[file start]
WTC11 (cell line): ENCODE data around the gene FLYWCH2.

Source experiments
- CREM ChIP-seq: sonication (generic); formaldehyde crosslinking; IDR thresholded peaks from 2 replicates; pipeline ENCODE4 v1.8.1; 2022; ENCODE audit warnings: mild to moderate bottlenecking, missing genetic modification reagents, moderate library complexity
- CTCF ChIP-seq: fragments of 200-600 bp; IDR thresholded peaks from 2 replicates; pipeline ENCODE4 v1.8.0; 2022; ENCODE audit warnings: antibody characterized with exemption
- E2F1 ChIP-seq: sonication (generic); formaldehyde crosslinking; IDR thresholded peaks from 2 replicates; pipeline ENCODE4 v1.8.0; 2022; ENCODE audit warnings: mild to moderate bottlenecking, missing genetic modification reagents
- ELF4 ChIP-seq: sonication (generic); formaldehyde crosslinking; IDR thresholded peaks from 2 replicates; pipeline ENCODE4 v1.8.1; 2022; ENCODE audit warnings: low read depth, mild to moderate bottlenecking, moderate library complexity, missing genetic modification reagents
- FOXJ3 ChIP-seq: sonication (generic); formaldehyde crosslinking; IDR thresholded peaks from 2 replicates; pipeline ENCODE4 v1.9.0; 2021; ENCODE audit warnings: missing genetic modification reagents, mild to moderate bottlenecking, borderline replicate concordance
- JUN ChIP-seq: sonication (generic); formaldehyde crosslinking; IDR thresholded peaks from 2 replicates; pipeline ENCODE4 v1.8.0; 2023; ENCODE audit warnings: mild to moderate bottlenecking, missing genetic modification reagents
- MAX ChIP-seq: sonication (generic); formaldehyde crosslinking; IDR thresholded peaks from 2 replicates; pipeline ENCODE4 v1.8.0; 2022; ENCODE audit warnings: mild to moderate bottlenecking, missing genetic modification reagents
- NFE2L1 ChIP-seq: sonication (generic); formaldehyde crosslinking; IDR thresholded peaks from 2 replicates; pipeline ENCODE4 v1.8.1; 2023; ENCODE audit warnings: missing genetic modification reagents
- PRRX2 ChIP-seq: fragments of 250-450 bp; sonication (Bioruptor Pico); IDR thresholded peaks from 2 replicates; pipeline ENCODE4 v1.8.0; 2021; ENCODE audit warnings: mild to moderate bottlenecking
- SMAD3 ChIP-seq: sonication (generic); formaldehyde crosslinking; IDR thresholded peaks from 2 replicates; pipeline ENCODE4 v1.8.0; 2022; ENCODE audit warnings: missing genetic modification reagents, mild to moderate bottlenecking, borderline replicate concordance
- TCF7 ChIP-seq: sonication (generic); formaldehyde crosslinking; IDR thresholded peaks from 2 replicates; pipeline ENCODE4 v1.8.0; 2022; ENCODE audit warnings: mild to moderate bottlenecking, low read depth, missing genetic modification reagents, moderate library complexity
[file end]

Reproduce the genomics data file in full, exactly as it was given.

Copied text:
WTC11 (cell line): ENCODE data around the gene FLYWCH2.

Source experiments
- CREM ChIP-seq: sonication (generic); formaldehyde crosslinking; IDR thresholded peaks from 2 replicates; pipeline ENCODE4 v1.8.1; 2022; ENCODE audit warnings: mild to moderate bottlenecking, missing genetic modification reagents, moderate library complexity
- CTCF ChIP-seq: fragments of 200-600 bp; IDR thresholded peaks from 2 replicates; pipeline ENCODE4 v1.8.0; 2022; ENCODE audit warnings: antibody characterized with exemption
- E2F1 ChIP-seq: sonication (generic); formaldehyde crosslinking; IDR thresholded peaks from 2 replicates; pipeline ENCODE4 v1.8.0; 2022; ENCODE audit warnings: mild to moderate bottlenecking, missing genetic modification reagents
- ELF4 ChIP-seq: sonication (generic); formaldehyde crosslinking; IDR thresholded peaks from 2 replicates; pipeline ENCODE4 v1.8.1; 2022; ENCODE audit warnings: low read depth, mild to moderate bottlenecking, moderate library complexity, missing genetic modification reagents
- FOXJ3 ChIP-seq: sonication (generic); formaldehyde crosslinking; IDR thresholded peaks from 2 replicates; pipeline ENCODE4 v1.9.0; 2021; ENCODE audit warnings: missing genetic modification reagents, mild to moderate bottlenecking, borderline replicate concordance
- JUN ChIP-seq: sonication (generic); formaldehyde crosslinking; IDR thresholded peaks from 2 replicates; pipeline ENCODE4 v1.8.0; 2023; ENCODE audit warnings: mild to moderate bottlenecking, missing genetic modification reagents
- MAX ChIP-seq: sonication (generic); formaldehyde crosslinking; IDR thresholded peaks from 2 replicates; pipeline ENCODE4 v1.8.0; 2022; ENCODE audit warnings: mild to moderate bottlenecking, missing genetic modification reagents
- NFE2L1 ChIP-seq: sonication (generic); formaldehyde crosslinking; IDR thresholded peaks from 2 replicates; pipeline ENCODE4 v1.8.1; 2023; ENCODE audit warnings: missing genetic modification reagents
- PRRX2 ChIP-seq: fragments of 250-450 bp; sonication (Bioruptor Pico); IDR thresholded peaks from 2 replicates; pipeline ENCODE4 v1.8.0; 2021; ENCODE audit warnings: mild to moderate bottlenecking
- SMAD3 ChIP-seq: sonication (generic); formaldehyde crosslinking; IDR thresholded peaks from 2 replicates; pipeline ENCODE4 v1.8.0; 2022; ENCODE audit warnings: missing genetic modification reagents, mild to moderate bottlenecking, borderline replicate concordance
- TCF7 ChIP-seq: sonication (generic); formaldehyde crosslinking; IDR thresholded peaks from 2 replicates; pipeline ENCODE4 v1.8.0; 2022; ENCODE audit warnings: mild to moderate bottlenecking, low read depth, missing genetic modification reagents, moderate library complexity